The little things mean a lot
to Canadians, at least when it comes to loyalty programs.
Scotiabank Scene and PC Optimum came out one and two in new research from Leger Research and Argyle Public Relationships that evaluated Canadian loyalty programs. The strong showing for Scene and PC Optimum suggests Canadians are predisposed to small rewards such as free groceries or movie tickets rather than holding out for bigger returns, according to Argyle.
“While Canadians are loyal to their loyalty programs, the ready reward of the free movie or groceries seems to be winning our hearts more than the elusive dream vacation,” says Argyle CEO Daniel Tisch, in a release. “The recent controversies about the future of Air Miles points, and about Aeroplan’s future, may also be factors in the slight edge gained by those offering smaller, simpler rewards.” However, the study was also conducted in January, before Loblaw merged its Optimum and PC programs, a process that frustrated some customers.
Canadians are well-known for their love of loyalty programs. Other research last year from Colloquy showed Canadians hold 175 million loyalty program memberships and 51% of those memberships are with retail brands.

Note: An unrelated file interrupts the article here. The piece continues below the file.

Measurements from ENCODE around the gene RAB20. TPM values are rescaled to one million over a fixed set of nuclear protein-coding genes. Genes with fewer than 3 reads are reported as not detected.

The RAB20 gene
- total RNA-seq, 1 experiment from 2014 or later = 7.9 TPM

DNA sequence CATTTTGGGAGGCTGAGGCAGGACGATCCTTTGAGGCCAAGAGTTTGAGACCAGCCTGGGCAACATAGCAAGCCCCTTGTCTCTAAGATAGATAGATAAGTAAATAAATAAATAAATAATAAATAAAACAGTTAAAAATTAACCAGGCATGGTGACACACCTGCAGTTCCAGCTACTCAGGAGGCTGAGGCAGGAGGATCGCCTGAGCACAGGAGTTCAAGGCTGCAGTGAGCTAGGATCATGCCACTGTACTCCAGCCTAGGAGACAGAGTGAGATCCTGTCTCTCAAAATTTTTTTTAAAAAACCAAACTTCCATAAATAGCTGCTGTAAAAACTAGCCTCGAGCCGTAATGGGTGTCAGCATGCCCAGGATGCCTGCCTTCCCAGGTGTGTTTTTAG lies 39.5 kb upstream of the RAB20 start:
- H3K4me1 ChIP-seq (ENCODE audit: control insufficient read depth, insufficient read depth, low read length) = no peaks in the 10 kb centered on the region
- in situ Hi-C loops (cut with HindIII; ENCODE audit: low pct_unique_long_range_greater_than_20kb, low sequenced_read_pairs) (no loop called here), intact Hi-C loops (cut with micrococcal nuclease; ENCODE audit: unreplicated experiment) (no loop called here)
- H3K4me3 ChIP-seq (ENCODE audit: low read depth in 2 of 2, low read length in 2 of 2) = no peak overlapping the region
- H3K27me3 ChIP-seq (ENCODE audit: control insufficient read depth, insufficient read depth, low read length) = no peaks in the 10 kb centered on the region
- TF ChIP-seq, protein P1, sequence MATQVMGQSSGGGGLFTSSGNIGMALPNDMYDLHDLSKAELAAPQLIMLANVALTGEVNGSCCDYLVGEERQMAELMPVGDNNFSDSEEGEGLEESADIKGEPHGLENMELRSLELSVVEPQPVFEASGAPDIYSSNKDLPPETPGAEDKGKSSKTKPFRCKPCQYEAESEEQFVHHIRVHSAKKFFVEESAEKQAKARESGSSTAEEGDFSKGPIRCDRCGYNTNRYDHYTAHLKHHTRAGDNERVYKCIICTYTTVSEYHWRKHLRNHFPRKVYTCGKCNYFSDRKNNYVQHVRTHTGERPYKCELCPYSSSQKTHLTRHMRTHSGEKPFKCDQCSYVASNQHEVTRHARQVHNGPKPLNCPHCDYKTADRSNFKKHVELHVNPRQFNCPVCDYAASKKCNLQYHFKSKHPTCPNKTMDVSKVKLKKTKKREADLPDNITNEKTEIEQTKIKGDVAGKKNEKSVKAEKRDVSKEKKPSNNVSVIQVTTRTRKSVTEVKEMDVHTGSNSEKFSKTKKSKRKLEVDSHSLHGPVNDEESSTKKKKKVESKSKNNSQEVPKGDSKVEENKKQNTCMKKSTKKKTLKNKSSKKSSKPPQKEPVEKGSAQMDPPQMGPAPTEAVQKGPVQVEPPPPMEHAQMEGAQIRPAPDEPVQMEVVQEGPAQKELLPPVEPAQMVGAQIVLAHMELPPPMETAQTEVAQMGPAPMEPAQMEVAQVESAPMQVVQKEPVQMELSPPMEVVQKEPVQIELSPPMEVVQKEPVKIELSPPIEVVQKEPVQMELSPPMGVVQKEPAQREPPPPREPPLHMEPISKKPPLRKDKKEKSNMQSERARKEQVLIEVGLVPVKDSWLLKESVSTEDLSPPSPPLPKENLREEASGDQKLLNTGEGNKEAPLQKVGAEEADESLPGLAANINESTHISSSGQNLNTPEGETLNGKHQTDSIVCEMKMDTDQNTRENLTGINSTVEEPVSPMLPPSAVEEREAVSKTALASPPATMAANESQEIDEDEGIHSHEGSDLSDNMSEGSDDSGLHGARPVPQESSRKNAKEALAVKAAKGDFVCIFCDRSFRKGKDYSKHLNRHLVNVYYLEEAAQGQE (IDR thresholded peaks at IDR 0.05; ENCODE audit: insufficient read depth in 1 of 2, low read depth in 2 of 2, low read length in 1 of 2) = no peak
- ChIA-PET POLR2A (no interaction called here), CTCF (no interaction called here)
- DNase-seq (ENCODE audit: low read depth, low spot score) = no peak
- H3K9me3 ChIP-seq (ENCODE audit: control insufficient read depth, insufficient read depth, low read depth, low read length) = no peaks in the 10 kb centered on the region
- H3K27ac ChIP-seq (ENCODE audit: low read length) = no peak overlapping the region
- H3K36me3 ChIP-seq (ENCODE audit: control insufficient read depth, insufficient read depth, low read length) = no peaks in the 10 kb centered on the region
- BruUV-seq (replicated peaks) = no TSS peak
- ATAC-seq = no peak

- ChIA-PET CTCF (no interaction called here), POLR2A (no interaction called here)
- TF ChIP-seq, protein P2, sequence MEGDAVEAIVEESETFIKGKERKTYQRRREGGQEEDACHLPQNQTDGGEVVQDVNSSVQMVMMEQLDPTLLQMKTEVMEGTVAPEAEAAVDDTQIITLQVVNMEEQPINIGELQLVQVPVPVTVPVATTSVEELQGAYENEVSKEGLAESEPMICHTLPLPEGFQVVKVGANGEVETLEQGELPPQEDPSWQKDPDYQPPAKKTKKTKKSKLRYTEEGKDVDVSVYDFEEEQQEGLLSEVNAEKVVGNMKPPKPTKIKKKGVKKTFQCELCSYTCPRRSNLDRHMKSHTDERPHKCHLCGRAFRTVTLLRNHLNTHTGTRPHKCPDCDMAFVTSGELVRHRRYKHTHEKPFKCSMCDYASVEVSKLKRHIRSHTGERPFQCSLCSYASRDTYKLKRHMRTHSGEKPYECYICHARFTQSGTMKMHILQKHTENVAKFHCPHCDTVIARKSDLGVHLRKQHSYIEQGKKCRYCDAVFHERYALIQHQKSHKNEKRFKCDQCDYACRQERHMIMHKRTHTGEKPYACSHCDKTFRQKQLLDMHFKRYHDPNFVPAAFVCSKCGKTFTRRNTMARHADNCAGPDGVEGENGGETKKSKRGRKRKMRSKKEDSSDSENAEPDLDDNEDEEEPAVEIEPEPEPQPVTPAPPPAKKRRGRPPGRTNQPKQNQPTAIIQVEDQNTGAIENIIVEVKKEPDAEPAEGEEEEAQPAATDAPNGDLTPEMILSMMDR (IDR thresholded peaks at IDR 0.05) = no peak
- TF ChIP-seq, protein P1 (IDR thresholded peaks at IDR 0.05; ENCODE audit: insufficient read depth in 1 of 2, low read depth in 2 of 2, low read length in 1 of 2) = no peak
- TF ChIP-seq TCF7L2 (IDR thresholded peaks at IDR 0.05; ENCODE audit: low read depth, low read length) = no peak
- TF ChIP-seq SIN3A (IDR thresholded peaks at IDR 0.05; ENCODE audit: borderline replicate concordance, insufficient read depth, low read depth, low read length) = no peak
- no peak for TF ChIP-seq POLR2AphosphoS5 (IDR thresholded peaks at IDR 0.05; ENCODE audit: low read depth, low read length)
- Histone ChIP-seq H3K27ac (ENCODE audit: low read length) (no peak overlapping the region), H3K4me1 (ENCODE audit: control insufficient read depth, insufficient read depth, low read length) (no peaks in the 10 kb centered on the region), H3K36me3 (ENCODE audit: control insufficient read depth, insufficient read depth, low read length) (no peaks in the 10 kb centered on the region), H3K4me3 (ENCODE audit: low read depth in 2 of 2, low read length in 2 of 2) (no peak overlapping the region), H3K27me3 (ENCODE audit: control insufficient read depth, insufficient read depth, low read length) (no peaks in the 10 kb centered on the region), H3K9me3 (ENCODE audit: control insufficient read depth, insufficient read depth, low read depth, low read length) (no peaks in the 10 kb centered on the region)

Argyle evaluates brands based on their relationship to customers in six categories: trust, satisfaction, perceived commitment to meeting expectations, caring for customers, concern for people like me, and perception of the ability to influence a brand. Ratings for each of those categories are used to create an overall score out of 100.
Scotiabank scored 70 while PC Optimum was just behind at 69. Not far behind were Air Miles (67), RBC Avion (67), TD Rewards (66) and Aeroplan (64).
Overall, Canadians feel positively about their loyalty programs, with 79% saying they are very or somewhat satisfied with the program they use the most, and 76% saying they trust their loyalty program.